Views at the Azusa APU Citrus College Station.





The view of future trackage of the next extension of the Foothill Gold Line.





Our tour group at the Azusa APU Citrus College Station.





Chris Parker at the Azusa APU Citrus College Station.





Our tour group at the Azusa APU Citrus College Station. We all reboarded to go back one station to the west, Azusa Downtown, so we could catch the bus to the brand new R22 Metro Rail Shop.





Two trains at the Azusa Downtown Station.





Our train left the the Azusa Downtown Station.





Another train was at the Azusa Downtown Station.







The Azusa Santa Fe station.





Two views of the Azusa Downtown Station.





Chris Parker at the Azusa Station. We then took the bus from the Azusa Downtown Station to the Metro Rail R22 Shop in Duarte. We pulled through the gate and entered the brand new Metro Rail R22 Shop Complex.







Views from the bus. We were given safety instructions for our shop tour before we debussed.





Brand new light rail cars that have not been accepted for service by Metro Rail yet.





New and old light rail cars intermixed with each other.





CW stands for the Car Wash building on the property.





New trolleys ready to start service once accepted.





Solar panels are above the outdoor cleaning platforms.





We would soon enter the Metro Rail R22 Shop and Yard Center building. After a bathroom break, we entered the Metro Rail R22 Shop Building.





A line of trolley trucks.





One of the rebuilt trolley trucks was placed on display for our group today.







Views inside of the Metro Rail R22 Shop.





This truck is on one of the Armstrong Turntables in the Metro Rail R22 Shop building.





Another truck waits to be installed.





This forklift can move the trucks to different work stations here.





A storage room in the new shop building.





A line of rebuilt trolley trucks.





At the end of every shift please
1. Roll up
2. Clean Up
3. Sweep Up
Thank You





Our group at the Metro Rail R22 Shop.





The area to work on the roofs of the light rail cars.





Car 718 at the inspection pit.





The inspection pit.





Car 718 at the inspection pit.





How the shop workers enter the cars inside the shop.





The side of one of the brand new light rail cars.





A view inside of one of the brand new light rail cars.





A brand new light rail car in the Metro Rail R22 Shop.





Another view of the inspection pit.





Workers in the brand new light rail cars.





Our group at the brand new light rail cars.





Metro Rail Car 1005.





Metro Rail Car 750 came into the R22 Shop Building during our visit here.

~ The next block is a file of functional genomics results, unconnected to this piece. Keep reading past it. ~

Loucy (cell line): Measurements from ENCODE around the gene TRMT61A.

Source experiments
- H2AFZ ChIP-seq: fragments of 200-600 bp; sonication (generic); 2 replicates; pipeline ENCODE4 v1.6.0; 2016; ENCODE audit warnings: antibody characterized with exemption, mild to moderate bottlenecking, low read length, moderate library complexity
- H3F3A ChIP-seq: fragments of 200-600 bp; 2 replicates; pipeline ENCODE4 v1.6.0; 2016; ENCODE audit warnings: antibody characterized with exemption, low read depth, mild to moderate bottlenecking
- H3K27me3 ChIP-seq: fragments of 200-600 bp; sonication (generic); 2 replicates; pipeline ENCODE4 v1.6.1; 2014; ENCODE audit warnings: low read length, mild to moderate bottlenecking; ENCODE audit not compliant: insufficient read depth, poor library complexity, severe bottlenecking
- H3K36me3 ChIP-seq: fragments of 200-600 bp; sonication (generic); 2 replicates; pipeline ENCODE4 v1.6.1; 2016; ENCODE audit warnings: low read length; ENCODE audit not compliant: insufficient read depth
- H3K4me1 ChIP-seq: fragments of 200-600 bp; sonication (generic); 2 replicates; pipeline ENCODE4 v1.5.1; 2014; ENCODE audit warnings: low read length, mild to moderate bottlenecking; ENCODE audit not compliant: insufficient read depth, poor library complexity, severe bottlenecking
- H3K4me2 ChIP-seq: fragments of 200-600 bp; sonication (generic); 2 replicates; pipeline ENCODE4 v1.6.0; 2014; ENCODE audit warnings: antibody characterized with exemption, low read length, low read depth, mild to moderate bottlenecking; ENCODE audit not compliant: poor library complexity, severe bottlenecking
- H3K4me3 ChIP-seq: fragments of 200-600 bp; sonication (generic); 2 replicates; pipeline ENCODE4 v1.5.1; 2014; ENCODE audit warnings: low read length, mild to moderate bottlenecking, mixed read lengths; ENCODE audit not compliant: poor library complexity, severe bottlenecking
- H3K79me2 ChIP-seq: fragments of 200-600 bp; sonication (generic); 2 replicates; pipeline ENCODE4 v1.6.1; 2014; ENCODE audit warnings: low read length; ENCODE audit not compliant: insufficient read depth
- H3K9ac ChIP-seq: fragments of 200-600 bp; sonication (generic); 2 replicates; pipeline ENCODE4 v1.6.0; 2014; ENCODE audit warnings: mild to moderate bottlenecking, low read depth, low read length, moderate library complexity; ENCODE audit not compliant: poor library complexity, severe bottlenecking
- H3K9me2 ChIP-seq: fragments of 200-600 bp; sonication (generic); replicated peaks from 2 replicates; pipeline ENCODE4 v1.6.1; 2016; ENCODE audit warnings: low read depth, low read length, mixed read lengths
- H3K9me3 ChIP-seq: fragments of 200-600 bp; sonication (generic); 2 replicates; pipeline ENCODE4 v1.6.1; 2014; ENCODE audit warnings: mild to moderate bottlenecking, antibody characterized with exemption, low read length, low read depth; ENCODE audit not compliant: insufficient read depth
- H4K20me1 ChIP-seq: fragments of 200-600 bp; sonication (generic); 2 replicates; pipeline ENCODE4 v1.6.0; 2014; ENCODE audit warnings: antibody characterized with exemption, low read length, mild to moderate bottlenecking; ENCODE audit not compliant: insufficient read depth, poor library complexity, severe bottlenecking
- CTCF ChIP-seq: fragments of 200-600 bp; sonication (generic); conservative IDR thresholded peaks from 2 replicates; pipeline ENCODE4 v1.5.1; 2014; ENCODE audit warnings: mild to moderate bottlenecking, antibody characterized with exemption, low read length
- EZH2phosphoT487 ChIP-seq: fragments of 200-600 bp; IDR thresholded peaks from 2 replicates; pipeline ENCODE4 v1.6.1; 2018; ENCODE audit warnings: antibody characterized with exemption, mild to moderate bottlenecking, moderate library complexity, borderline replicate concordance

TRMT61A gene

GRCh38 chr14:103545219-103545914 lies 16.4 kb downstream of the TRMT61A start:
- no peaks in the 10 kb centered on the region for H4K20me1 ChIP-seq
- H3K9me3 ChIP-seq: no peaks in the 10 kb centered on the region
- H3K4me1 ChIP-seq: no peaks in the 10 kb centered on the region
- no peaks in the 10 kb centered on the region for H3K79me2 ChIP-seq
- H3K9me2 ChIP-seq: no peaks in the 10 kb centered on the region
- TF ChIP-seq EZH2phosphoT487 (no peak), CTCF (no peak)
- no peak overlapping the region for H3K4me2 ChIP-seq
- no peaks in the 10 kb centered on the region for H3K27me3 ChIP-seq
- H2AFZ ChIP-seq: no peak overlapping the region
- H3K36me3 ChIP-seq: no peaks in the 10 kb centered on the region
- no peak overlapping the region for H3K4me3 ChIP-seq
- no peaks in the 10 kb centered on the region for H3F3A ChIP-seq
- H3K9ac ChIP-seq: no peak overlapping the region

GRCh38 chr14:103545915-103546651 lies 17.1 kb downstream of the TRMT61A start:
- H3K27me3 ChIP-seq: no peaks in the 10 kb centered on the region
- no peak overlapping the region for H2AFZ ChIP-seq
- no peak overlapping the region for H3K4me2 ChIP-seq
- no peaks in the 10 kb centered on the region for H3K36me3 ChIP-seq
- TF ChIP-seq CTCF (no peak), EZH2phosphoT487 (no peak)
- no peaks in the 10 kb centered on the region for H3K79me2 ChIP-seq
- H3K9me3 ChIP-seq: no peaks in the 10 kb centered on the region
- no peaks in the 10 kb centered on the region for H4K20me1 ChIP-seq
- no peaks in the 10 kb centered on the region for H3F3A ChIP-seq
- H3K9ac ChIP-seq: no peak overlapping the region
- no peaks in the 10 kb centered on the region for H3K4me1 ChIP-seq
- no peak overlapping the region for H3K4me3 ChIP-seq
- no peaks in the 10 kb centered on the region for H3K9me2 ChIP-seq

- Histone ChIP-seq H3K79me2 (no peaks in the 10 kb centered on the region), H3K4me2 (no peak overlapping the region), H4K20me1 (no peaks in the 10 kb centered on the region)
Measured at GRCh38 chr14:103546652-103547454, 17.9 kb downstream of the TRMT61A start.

You can compare the cars in this view.





Metro Rail Car 750.





The A end of Metro Rail Car 750.





Metro Rail Car 748.





Views of Metro Rail Car 1008.





Views of the trolley wheel truing machine at R22 Shop.





A rebuilt wheel set for our tour today. Next we went into the steam cleaning room.





Metro Rail Car 719.





A look back at the Metro Rail Car 748.





Metro Rail Car 719 in the steam cleaning. Next we will go up the stairs and I will show the roof of Metro Rail Car 719.





The trolley pantograph on Metro Rail Car 719.







The roof of Metro Rail Car 719.





The trolley pantograph on Metro Rail Car 719.





Chris Parker heads to the stairs to come up to see the roof of Metro Rail Car 719.





Two views of Metro Rail Car 719.





Another view of the trolley wheel truing machine at R22 Shop.





The Machine Shop.





The Tool Shop.





Views inside of the Metro Rail R22 Body Shop.





A demonstration of this device was given.





Next we went into the Paint Shop at the Metro Rail R22 Shop.





One of the things the painters use to get elevation for painting.





We also got a demonstration of this device.





Next stop was the Welders Shop. From here we went back to the break area and got into groups of 15 to take the elevator up to Yard Center Control.





The track layout chart at the Metro Rail R22 shop.





The control board in Yard Central at the Metro Rail R22 shop.







The views from the Yard Central at the Metro Rail R22 shop. We went back down the stairs so the next group could come up.





Artwork above the break area. Once everyone had returned, we headed over to the Car Wash building, our last stop at this shop.





The inside of the Car Wash.



The new car mock up. After this, we walked back to the bus. Once everyone was back aboard the bus, we left the Metro Rail R22 Shop and headed back to Azusa to the Canyon City Barbeque for lunch.



Click here for Part 2 of this story!